A wild night lands a young star and his entourage in jail, leading them to recount the fuzzy details of their interconnected antics.
The web series can be viewed in its entirety here: Official YouTube
Award of Merit - Best Shorts Competition June 2016
Producer Zach Silverman approached me to help shoot his pilot episode of the series Spin. It was written by the hilarious Jeff Graham and Lauara Plamer, directed by Tyler Leisher.
The show is sit-com focused and dialogue heavy, yet Tyler and I wanted to add visual comedy to the story as well. We both embraced "oner" style shots. Basically, we focused on covering a scene with one shot; be it well choreographed camera movements or simply well acted moments.
Some scenes, of course, were covered traditionally, but others had their shots determined by maximizing the visual comedy. For instance, the radio station had essentially three angles: an exciting dolly left/right of the fun radio anchors, equally exciting dolly left/right of the hollywood actor, and a boring static of the actor's loser roommate.
Shot on a very tight budget, we incorporated cheating elements to imply more than what we had. For example, the jail set was on a soundstage with only one jail cell. To get a reverse of a character facing "other" cells, we simply use the same cell, but paid careful attention to the 180 line, light accordingly, and placed different background actors in the "different cell". Completely seamless.
Most TV sit coms come in two flavors: live audience style (a la Friends, Big Bang Theory, etc) or "single cam style (30 Rock, Unbreakable Kimmi Schmidt, The League). Of course, this show is a single cam adventure, but I wanted it to be lit like a naturalistic movie. I felt that natural lighting and minimalism would help draw the audience into the "real world" of these characters and focus more on the jokes. The natural lighting helped emphasize the jokes and add additionally kick to the punch line.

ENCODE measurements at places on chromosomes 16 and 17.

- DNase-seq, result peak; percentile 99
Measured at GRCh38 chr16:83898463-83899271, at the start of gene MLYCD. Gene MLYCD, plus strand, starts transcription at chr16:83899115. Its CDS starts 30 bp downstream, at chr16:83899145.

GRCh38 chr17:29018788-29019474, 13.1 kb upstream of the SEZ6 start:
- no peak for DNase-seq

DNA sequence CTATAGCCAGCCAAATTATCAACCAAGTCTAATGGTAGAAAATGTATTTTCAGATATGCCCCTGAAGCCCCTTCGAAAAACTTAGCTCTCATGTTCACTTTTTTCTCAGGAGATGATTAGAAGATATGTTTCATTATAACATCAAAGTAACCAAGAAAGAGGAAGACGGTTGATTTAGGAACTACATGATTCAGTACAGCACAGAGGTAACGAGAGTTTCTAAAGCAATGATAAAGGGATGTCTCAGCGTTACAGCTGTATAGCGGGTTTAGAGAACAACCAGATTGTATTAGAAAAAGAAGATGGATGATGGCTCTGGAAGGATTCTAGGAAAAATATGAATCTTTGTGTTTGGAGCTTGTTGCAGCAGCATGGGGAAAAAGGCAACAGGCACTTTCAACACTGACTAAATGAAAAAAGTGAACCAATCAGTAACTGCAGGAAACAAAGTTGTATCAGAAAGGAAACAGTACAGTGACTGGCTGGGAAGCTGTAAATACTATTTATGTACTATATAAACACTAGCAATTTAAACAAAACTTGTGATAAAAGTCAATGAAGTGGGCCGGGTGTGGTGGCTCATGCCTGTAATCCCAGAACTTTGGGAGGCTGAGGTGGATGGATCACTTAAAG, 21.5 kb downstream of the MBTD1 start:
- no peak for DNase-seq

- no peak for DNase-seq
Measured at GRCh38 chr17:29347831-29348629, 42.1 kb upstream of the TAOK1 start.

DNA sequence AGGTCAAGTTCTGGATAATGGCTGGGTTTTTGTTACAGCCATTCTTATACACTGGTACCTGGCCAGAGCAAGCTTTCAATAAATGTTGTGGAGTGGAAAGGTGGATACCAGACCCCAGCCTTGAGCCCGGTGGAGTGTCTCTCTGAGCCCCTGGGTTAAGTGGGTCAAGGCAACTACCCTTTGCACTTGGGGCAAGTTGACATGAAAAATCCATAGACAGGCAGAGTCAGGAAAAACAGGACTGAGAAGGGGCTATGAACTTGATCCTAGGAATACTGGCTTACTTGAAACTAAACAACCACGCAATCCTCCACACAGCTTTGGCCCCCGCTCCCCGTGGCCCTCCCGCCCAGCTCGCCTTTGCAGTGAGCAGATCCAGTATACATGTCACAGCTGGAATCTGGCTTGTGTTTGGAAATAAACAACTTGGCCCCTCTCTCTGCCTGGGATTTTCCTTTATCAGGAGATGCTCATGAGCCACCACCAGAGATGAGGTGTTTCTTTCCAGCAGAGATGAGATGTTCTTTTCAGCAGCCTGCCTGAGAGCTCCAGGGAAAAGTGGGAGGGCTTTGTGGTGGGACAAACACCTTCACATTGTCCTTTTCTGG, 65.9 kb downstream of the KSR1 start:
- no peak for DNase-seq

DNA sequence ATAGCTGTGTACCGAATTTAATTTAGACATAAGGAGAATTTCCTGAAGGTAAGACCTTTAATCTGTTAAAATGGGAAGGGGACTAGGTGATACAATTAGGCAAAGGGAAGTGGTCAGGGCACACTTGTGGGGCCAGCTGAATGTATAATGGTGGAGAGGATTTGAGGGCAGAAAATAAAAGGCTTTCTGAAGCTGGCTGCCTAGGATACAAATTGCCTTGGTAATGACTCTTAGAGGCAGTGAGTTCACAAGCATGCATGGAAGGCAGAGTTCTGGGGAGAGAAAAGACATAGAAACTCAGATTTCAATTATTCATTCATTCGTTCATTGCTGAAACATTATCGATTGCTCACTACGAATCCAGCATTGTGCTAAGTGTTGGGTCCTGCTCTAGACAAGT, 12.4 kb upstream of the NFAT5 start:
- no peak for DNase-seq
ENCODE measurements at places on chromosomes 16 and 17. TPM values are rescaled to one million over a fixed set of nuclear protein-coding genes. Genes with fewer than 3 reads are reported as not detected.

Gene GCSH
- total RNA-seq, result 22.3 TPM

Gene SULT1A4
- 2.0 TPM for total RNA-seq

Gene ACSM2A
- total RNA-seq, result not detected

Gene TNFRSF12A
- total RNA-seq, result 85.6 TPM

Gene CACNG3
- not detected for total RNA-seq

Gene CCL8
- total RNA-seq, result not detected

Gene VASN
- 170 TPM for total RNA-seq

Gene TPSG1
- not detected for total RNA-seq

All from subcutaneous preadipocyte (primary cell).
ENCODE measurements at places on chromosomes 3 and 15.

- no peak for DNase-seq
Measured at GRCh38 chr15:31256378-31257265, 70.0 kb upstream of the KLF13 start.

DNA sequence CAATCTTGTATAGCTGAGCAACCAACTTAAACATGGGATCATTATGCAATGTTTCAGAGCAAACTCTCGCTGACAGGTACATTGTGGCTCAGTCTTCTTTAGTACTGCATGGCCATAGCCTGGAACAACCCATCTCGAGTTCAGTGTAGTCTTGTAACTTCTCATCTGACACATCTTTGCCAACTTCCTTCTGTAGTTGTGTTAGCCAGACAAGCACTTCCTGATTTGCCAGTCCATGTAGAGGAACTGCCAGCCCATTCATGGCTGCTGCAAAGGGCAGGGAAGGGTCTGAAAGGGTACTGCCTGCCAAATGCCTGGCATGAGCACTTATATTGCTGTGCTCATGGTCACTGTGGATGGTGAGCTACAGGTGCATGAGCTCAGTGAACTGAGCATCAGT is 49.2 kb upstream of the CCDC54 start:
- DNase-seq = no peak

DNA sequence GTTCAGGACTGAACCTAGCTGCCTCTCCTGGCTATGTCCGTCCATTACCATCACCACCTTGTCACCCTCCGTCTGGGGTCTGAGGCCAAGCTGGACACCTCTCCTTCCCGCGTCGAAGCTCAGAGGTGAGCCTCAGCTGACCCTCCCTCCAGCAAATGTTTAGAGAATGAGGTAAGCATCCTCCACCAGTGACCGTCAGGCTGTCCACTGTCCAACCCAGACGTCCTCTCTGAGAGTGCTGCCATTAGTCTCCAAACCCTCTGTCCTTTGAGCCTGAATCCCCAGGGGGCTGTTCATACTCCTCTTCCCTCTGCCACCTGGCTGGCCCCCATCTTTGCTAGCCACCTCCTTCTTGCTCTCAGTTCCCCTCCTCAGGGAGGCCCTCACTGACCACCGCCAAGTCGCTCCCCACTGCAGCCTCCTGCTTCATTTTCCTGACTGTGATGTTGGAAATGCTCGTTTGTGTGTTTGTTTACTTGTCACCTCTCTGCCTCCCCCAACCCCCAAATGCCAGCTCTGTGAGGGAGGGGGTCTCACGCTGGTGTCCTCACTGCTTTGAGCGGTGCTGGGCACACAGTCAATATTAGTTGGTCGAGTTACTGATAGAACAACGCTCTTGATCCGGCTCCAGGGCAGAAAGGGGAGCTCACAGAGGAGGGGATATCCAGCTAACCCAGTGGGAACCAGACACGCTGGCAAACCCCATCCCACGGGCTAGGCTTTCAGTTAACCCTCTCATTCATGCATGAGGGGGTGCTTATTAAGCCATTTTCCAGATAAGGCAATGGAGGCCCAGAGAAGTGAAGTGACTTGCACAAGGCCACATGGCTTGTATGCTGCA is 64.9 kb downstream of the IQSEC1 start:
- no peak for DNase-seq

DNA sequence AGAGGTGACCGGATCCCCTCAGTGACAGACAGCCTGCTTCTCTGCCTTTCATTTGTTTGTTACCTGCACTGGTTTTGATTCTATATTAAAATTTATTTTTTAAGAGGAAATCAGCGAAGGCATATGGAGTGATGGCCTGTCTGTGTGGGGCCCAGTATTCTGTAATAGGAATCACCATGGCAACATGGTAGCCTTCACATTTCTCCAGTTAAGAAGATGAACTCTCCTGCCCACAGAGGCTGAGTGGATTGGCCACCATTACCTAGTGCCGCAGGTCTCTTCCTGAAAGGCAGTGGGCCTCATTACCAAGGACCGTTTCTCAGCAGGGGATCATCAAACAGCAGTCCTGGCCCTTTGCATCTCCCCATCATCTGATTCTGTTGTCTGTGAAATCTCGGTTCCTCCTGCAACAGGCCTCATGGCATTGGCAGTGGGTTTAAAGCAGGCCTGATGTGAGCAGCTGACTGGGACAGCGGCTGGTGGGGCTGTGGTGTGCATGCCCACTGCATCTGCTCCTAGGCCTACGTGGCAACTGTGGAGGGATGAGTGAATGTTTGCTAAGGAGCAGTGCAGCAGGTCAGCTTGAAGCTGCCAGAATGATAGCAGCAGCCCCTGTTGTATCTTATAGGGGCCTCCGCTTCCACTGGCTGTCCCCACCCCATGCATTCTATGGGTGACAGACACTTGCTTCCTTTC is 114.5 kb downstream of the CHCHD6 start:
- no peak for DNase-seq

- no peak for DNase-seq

The "therapists" offce is a great moment where we applied this idea. Since the scene is about a reality TV show setting up for the day, the lighting would be set up mid-shot by the background. We trained our "gaffer" on how to walk through the frame with the china ball, set it up, and then walk away. In the take, a viewer would see the key light on the actor's face shift from one side to the other and then up. Tyler even had the "gaffer" wack one of the actors in the face with the china ball for added humor.
We used color in the club scene to define locations within the club. Amber for the bar, blue for the stage, and red for the booths. The Virgil, the bar we used, already had an amazing look to the place and we barely added anything major to the set dressing (ie: new wallpaper, new furniture, etc. There was no need!)
I shot the show on a Canon C300 with Nikon Cine-vised primes in CLog. I personally color graded it myself on DaVinci with Canon's REC709 as my base LUT.
This show was a blast to shoot. Tyler is a great director to work with who knows exactly what he wants and how to get it on screen. Kim Brunner did an excellent job with the production design, especially with the very important dressing we did ad to The Virgil.